We learned a lot about some of the weaknesses in our businesses at those points in time, helped us with our strategic thinking for that next stage and have been great value-add partners and importantly, understand our mission, understand what we're here to do in terms of improving every life and driving the value to the healthcare ecosystem but also how technology can really drive, mass disruption in a positive way in regulated industries, complex industries, large industries. What was really unusual for us, where we felt a little bit of a fish out of water, was there isn't actually a lead investor, a lead sponsor, an attrition IPO process which is very unusual to how we've thought about bringing on investors and partners historically.
We had originally met with Chamath in the early days of Clover when he was looking at an early round and got familiar with Clover at that point in time and when we got reconnected with Chamath, it's obviously been clear obviously to I think not only The Motley Fool community but to us, there's a big difference between investors who can really look out over a 10 plus year period and see can a company really drive or build a moat? Can it build a business that's not only sustainable but build a true differentiation in a way that's going to drive value in a different way than incumbents, in a way where we also view where we're building a moat around how we're generating business value in a way that's adding societal value versus potentially not.
When Andrew and I think about building a business, it's what's going to stand the test of time over many decades, not over just the next two, three, four, five years, and that's just not generally what you're able to accomplish in a two-to-three-week rapid roadshow. But when partnering with someone like Chamath, he and his team were extremely beneficial.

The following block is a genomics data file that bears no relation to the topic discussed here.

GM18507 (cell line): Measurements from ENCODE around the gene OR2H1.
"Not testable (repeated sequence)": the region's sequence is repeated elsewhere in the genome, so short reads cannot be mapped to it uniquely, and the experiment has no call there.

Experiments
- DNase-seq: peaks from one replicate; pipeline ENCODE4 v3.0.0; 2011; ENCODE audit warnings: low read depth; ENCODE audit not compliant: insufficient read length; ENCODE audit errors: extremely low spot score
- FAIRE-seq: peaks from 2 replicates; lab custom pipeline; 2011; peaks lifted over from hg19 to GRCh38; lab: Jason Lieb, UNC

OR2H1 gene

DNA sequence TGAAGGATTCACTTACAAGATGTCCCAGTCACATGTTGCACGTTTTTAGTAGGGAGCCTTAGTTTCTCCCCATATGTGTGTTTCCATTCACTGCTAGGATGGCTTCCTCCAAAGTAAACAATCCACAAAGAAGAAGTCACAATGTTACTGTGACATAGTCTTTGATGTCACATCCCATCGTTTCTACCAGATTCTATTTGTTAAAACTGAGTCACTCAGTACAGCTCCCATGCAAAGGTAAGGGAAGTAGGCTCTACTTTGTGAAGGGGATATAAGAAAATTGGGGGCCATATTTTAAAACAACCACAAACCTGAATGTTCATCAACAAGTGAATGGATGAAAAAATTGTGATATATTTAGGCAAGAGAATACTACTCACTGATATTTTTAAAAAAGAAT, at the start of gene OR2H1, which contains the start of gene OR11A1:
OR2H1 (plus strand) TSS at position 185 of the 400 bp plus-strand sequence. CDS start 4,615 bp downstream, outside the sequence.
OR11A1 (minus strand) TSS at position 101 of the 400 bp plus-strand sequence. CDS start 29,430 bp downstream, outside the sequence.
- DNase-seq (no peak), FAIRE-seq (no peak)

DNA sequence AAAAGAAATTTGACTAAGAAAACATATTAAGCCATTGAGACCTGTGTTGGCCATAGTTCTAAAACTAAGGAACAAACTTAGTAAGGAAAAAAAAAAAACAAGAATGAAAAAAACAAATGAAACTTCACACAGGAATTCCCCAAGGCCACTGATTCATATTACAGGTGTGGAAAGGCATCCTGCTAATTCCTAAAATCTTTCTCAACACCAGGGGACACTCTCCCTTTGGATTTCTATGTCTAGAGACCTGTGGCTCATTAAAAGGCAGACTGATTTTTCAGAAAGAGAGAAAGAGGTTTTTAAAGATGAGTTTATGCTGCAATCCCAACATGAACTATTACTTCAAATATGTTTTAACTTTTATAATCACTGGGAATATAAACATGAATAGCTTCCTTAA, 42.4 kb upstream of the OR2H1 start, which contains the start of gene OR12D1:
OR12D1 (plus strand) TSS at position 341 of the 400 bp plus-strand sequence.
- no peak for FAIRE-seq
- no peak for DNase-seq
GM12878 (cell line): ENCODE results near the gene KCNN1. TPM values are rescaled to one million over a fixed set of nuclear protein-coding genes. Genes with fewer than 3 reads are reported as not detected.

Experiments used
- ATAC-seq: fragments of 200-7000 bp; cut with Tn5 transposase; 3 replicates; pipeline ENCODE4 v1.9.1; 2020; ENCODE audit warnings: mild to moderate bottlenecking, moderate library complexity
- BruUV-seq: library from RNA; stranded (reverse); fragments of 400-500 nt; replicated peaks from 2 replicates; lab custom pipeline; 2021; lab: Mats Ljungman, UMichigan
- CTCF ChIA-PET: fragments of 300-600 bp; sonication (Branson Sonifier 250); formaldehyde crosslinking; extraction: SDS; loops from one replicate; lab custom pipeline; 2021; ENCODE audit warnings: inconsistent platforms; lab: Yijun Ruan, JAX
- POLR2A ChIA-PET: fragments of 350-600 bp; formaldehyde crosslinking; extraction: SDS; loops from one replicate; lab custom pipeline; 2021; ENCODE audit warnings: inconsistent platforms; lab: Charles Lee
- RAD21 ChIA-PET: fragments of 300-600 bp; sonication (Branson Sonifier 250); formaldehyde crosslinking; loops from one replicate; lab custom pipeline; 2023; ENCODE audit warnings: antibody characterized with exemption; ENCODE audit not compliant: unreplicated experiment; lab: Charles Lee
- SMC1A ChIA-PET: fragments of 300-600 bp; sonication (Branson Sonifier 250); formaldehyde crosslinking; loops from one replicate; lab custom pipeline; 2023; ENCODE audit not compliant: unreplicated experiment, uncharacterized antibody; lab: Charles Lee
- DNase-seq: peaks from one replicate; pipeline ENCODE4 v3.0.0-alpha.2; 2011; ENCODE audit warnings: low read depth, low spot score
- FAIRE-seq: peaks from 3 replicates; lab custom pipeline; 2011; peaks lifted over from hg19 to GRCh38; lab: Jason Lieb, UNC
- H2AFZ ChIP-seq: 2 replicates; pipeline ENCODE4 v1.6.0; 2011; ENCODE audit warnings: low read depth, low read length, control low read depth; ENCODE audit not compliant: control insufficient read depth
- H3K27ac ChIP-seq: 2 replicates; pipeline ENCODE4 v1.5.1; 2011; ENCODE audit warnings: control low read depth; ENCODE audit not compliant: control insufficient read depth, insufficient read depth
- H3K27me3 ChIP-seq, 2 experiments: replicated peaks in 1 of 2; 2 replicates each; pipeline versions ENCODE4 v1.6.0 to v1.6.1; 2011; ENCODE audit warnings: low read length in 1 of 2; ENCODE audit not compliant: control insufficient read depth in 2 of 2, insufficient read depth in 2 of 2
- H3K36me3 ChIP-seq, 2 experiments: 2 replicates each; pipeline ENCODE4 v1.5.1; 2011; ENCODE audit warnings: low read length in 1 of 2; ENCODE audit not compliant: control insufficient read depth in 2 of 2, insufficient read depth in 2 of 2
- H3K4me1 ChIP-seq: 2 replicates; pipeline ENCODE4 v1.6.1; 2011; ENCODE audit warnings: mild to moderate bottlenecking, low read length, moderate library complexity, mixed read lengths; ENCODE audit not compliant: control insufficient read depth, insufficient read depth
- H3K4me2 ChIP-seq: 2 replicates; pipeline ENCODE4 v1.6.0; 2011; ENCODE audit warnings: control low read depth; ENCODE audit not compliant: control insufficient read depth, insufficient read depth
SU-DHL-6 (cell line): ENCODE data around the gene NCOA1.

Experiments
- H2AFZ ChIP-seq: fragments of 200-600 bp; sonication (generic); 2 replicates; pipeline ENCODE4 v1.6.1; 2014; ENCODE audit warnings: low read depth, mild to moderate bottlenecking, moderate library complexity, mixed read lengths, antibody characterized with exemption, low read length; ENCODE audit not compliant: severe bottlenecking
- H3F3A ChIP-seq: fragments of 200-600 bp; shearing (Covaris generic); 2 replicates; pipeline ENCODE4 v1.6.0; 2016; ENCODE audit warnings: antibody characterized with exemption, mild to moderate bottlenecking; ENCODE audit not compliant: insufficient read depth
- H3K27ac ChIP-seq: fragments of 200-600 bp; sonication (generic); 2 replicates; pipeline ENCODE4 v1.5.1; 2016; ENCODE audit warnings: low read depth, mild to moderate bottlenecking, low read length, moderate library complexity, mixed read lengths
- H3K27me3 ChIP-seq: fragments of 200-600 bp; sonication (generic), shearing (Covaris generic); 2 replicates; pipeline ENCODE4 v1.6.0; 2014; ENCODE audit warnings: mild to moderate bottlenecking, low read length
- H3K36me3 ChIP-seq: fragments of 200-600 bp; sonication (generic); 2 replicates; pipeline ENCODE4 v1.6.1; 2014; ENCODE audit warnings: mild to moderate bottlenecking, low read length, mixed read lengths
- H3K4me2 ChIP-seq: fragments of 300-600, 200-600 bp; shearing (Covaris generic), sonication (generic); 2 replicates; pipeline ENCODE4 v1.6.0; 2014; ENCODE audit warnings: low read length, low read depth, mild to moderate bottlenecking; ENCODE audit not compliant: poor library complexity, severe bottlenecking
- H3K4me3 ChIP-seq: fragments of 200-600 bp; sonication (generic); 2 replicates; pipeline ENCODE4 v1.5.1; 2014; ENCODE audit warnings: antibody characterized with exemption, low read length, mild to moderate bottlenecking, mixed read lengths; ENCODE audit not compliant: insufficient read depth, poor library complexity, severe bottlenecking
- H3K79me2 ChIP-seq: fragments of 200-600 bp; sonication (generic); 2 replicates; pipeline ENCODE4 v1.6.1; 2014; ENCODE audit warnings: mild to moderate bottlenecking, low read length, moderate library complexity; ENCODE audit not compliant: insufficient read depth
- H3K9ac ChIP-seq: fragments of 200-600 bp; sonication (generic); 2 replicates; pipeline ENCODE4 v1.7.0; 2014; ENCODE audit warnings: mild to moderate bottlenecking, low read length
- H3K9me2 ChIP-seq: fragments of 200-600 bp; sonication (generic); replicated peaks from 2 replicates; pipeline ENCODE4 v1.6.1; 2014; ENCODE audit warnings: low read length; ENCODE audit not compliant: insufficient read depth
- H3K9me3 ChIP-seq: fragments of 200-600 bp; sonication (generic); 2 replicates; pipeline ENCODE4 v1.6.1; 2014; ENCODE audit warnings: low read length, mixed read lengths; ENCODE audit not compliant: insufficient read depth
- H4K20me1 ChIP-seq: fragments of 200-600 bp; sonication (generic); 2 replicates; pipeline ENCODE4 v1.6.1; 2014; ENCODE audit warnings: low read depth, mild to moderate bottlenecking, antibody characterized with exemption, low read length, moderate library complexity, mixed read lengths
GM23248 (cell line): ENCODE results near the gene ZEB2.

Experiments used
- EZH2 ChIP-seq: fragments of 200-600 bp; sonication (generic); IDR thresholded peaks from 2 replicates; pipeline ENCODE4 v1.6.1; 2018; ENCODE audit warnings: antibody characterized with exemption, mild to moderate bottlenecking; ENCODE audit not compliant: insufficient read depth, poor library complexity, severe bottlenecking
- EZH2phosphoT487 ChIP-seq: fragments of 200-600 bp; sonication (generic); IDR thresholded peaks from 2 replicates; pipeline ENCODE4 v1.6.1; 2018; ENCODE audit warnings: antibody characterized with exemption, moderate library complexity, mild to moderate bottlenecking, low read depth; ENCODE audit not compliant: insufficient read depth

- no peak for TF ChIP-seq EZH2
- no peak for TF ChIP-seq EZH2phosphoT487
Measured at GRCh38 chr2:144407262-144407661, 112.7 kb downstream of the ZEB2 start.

When you think about making the shift from a private company to a publicly traded company, there's a lot of things that was very helpful in terms of getting educated from Chamath's team just in terms of thinking of the public markets' expectations. How to not just be transparent and authentic with what our goals and ambitions are over the long term, but how to think about expectations in a way where we're setting ourselves up for success.
I think importantly really understanding our business in a way where Chamath and his team can narrate whether we're there or not as to what we're building and why and how it's adding long-term value. It's very possible we could have went down the IPO process and ended up with a much higher valuation or a much lower valuation. You just don't know what the markets are in those two to three week period and what the momentum is going to be. For us it was fair valuation and one where both sides felt very motivated around potential upside that each can garner.
I think most importantly that there is a real partnership that can be built there. I think it would have been a very low probability that if we didn't partner with Chamath, that we would have partnered with another SPAC. We probably would've just went the traditional public offering.